Lockdowns have put a number of insect-harming practices on hold, creating a friendlier world for wild bees – and conservationists hope some of these changes could be here to stay.

While people have been confined to their homes this spring, wildlife has faced less human disturbance, traffic and polluting fumes. In Israel, wild boar are venturing further into the city of Haifa than before, while dolphins are increasingly braving the Bosphorus, the Turkish narrows that normally serves as a busy shipping route.

One animal that could see a much-needed revival is the wild bee, scientists say. Bee populations are rapidly declining around the world due to habitat loss, pollution and the use of pesticides, among other factors.

“These creatures are vital to what we eat and what our countryside looks like,” says Gill Perkins, chief executive of the Bumblebee Conservation Trust. “They provide a whole ecosystem service.”

A world without bees would look very different and change our lives enormously. Bees are the world’s most important pollinators, fertilising a third of the food we eat and 80% of flowering plantsBees and other pollinating insects have a global economic value of around £120bn ($150bn) and contribute around £690m ($850m) to the UK economy every year, according to a study by the University of Reading.

One of the biggest environmental impacts of the global shutdown has been the significant reduction in air pollution.

In a world with less air pollution, bees can make shorter and more profitable ‘shopping trips’, and this may help them rear more young – Mark Brown

Less fumes from cars on the road makes it easier for bees to forage, as air pollution substantially reduces the strength and longevity of floral scents, according to a 2016 study. Pollutants break down scent molecules emitted by plants, making it harder for bees to detect food. This means they often end up flying further to find food and bring it back to their nests. Ozone concentrations of 60 parts per billion, which the US Environmental Protection Agency classes as “low”, was enough to cause chemical changes that confused bees and prevented them from foraging efficiently, the study found.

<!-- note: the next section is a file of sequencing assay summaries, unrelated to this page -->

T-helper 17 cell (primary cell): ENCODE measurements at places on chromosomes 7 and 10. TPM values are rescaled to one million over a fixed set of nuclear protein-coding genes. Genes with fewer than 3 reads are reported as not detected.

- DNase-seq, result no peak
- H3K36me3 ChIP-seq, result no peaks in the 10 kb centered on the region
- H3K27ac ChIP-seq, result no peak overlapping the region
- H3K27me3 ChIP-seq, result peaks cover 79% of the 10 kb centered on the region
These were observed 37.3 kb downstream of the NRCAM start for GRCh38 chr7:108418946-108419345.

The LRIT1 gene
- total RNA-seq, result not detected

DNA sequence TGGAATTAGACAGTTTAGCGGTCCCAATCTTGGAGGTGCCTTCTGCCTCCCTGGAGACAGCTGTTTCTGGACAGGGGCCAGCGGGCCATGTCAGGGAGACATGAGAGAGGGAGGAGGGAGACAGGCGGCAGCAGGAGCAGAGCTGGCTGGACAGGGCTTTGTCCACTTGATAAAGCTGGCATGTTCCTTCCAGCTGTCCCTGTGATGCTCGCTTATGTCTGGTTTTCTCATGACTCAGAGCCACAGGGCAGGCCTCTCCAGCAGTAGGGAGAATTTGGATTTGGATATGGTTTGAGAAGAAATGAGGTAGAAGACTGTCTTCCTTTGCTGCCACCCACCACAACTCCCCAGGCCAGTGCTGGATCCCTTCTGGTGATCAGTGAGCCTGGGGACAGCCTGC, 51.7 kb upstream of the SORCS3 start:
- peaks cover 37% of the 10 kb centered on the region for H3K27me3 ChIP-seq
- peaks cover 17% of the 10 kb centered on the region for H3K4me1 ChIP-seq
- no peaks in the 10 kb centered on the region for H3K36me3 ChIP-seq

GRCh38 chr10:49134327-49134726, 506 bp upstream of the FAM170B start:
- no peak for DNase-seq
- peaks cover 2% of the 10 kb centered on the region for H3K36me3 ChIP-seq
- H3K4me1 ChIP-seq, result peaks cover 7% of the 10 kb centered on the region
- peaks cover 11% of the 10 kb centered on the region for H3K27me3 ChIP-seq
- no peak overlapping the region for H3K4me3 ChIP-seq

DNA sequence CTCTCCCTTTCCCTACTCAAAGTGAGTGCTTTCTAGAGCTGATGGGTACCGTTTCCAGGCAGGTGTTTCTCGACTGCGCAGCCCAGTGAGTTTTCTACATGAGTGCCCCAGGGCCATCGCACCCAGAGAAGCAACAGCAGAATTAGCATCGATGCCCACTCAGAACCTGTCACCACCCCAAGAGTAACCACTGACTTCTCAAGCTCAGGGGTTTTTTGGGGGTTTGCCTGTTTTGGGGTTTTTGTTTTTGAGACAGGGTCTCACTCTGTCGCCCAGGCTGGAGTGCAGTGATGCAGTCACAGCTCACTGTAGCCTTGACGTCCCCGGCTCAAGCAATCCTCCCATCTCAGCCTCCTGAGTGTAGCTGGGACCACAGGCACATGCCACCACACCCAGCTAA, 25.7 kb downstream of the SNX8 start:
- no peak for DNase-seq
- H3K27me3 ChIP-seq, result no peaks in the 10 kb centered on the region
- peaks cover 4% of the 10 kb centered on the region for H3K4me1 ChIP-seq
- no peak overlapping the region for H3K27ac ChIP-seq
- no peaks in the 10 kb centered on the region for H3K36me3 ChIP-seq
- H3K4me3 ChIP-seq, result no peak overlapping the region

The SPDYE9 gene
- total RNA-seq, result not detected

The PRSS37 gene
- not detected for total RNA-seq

“In a world with less air pollution, bees can make shorter and more profitable ‘shopping trips’, and this may help them rear more young,” says Mark Brown, professor of evolutionary ecology at Royal Holloway, University of London.

Fewer cars on the roads means other benefits for bees too. The number of bee deaths is likely to fall as car journeys decrease during lockdown, Brown notes. A 2015 study by Canadian researchers estimated that 24 billion bees and wasps are killed by vehicles on roads across North America every year.

And as UK councils are tightening their purse strings due to coronavirus, many have stopped maintaining road verges which have turned into lush habitats as a result. “This unexpected profusion of flowers may well be another benefit for bees, with the unexpected food they provide boosting bee populations,” Brown says.

Ecologists in the UK have been calling on councils to allow verges to run wild for years, running campaigns such as “Don’t mow, let it grow.”

Brown suggests that councils may now be discovering both the financial and environmental benefits of not cutting back verges during lockdown, and could continue the practice once restrictions are lifted.

But a break for wild bees doesn’t mean it’s a good time for honey. Commercial beekeepers and farmers who rely on them to pollinate their crops are struggling because of travel restrictions.